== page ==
Thursday, October 9, 2014

MakerSquare Day 31: A Million Little Tiny Tricks: Trick one: Delegation (7/3)

Today was our last day of our current project, a single-page application that gave the reader a quiz. Simple enough to do (that is, not at all simple when we started), but then we had several extensions and expansions, like: allowing the viewer to create their own quiz. To do so, we learned all about localStorage, which is where we were storing information about the quiz.

Which brings me to something interesting that we discovered as a class (i.e., something the instructor wasn't quite clear on), which is that you can iterate over localStorage as if it were an array-like structure.

Which brings me to the real topic of this blog-post: there are a lot of high-level topics and concepts in learning programming, everything from abstract patterns (like MVC) to language foundations (objects, type-sensitivity, etc.).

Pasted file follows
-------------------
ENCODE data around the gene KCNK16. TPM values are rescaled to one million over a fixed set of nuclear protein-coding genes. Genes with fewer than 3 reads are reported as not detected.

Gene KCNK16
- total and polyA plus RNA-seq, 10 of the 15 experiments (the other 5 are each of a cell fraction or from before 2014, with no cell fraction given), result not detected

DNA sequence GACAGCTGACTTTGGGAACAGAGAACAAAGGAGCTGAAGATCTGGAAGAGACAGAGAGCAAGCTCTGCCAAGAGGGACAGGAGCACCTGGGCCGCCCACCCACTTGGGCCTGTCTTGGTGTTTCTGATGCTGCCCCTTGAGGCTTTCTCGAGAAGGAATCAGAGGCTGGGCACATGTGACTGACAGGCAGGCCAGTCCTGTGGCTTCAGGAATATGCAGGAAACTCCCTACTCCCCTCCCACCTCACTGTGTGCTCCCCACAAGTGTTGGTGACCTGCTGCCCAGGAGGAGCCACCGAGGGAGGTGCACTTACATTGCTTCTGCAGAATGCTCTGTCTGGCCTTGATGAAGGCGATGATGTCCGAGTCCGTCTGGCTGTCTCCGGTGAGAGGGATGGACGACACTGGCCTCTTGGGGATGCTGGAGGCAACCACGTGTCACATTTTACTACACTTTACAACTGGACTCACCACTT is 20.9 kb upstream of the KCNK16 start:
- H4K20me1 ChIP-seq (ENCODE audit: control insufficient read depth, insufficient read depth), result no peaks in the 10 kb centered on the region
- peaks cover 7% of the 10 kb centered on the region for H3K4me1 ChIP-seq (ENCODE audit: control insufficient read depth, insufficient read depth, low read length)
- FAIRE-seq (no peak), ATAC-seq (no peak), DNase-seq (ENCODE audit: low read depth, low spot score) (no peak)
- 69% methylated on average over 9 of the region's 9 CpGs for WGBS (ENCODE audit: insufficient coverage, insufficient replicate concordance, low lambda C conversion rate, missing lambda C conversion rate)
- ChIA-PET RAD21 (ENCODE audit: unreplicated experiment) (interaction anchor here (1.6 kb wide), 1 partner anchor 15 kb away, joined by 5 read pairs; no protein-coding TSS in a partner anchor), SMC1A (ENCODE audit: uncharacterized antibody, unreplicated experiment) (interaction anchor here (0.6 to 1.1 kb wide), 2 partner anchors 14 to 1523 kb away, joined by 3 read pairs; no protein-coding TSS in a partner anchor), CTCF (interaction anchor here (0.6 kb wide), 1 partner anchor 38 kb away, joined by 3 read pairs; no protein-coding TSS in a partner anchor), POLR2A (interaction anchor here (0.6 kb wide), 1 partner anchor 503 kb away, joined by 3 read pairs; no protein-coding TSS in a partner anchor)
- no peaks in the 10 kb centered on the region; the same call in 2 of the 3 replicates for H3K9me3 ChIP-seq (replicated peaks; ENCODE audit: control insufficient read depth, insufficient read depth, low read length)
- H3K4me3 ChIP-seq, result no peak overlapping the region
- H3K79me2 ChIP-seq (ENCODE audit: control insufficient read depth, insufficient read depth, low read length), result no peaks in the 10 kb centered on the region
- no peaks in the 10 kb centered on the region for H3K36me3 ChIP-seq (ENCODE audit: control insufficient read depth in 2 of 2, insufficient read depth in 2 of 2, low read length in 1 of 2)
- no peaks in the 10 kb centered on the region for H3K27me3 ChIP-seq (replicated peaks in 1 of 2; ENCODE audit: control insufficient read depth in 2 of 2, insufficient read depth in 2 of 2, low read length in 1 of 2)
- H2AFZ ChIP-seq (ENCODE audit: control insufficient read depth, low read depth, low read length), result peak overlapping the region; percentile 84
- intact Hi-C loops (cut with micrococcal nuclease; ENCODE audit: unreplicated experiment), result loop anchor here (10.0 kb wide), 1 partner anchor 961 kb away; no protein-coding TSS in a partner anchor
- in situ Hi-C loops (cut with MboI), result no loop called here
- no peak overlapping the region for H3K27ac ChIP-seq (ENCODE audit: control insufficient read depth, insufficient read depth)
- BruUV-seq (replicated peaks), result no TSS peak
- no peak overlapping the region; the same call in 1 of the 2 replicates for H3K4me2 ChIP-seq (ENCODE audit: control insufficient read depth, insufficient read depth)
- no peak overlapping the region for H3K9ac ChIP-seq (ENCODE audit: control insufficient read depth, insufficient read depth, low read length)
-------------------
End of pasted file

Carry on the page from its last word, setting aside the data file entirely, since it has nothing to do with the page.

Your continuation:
But there's also a whole range of tiny details and little tricks that you pick up along the way, that even really smart and experienced instructors might not know. And I'd like to share some of them, as I pick them up.

Yes, finally, after 28 days, I have an idea for an on-going blog feature!

Today's trick isn't really a trick: it's a life-saving idea about JavaScript and event listeners. Beginning developers (cough, cough) often have a problem where they/we create an HTML button and add a JavaScript listener to the button--only that button is added after the event listener and so the event listener can't find the button.

So there's a nice jQuery fix where you set a listener to load after the page loads:
$(document).on('ready', function() {
...your listeners here...
 But you can also delegate the event listener to the document, like so:
$(document).on(...what event you want to listen to, ...what you want to trigger the event... , function( event ) {...}
That way, the event listener is delegated to the document, which will hand it off to whatever you want to trigger the event, and it will work whenever that event-triggering object is added to the document.

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